Actually, probably not. Bellingham is better known for rain and rhodies than beach volleyball and bikinis. But a study found that popular spring break vacation spots share an uptick in traffic fatalities during the last week of February through the first week of April.
The study examined fatal car accidents at 14 favorite spring break hot spots in seven states: Arizona, California, Florida, Nevada, South Carolina, Texas and Virginia. Weekly death tolls jumped a whopping 9% during spring break. The wrecks were significantly higher for out-of-towners and younger motorists as well.
Surprisingly, no significant statistical difference showed up in fatalities involving drunk or high drivers and deadly wrecks than wrecks where those involved were sober. Factors that might have indicated distracted drivers weren't included in the study, it seems. But it doesn't take a lot of imagination to put together the risk factors: a car full of college students, as many cell phones, and unfamiliar streets and traffic patterns. Plus a plethora of what used to be called "Kodak moments" when selfies were just a twinkle in electronic engineers' eyes.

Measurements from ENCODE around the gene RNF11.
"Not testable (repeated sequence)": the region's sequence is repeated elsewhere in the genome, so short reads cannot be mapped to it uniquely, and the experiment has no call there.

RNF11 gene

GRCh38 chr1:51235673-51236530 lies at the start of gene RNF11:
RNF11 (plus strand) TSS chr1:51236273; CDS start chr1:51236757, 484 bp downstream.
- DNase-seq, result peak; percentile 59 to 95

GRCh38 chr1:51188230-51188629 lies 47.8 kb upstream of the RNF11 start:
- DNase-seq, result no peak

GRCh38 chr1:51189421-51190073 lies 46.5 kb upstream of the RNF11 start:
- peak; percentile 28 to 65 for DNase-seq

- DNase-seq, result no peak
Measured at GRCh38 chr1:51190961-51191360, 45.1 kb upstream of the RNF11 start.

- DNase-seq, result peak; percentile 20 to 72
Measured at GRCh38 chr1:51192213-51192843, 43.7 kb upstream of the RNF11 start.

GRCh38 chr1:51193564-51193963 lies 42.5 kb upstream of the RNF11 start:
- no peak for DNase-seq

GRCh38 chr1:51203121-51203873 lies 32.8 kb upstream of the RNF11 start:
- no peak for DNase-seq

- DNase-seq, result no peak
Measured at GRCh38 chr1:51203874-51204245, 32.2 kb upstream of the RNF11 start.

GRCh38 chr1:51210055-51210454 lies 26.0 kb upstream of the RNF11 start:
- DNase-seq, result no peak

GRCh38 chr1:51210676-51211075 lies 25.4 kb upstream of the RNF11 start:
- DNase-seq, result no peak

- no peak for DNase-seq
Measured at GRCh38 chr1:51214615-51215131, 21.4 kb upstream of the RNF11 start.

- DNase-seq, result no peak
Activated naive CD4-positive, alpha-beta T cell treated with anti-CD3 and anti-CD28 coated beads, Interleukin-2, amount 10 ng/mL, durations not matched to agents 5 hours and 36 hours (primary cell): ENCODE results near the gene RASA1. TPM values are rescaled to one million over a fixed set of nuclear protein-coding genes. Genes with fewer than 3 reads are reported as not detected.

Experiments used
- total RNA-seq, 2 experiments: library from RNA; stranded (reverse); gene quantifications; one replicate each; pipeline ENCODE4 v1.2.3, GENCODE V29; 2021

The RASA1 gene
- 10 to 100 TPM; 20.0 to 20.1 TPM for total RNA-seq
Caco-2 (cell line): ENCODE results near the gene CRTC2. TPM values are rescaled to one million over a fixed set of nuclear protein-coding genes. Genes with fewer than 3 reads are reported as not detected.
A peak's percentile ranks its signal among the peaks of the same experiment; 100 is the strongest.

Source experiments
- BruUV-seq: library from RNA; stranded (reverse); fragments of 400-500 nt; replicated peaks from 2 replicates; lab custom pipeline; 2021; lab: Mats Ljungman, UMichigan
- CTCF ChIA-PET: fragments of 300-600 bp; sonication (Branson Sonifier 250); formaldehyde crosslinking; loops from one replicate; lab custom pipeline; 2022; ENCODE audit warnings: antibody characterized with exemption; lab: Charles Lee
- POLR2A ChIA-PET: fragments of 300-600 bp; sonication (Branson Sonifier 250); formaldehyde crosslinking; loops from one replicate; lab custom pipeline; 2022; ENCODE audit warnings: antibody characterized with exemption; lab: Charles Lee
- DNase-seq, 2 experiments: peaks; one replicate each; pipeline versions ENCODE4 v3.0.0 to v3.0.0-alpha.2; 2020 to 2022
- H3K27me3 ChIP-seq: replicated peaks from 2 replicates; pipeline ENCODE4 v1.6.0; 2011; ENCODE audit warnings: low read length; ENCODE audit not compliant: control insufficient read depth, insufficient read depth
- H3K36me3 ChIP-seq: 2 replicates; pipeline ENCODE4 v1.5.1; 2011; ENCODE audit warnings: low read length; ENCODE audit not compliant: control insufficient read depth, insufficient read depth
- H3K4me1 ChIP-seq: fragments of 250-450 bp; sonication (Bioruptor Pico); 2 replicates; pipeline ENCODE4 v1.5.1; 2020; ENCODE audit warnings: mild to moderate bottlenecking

The tourism industry loves spring break, as it is a moneymaker for restaurants and hotels before the summer season begins. How could cities maintain their reputations as great vacation destinations for college students while keeping their guests and locals safe? Simple things like offering vouchers for cabs, rideshares, and taxis could go a long way to help spring breakers avoid getting behind the wheel and focus on having fun. Win win.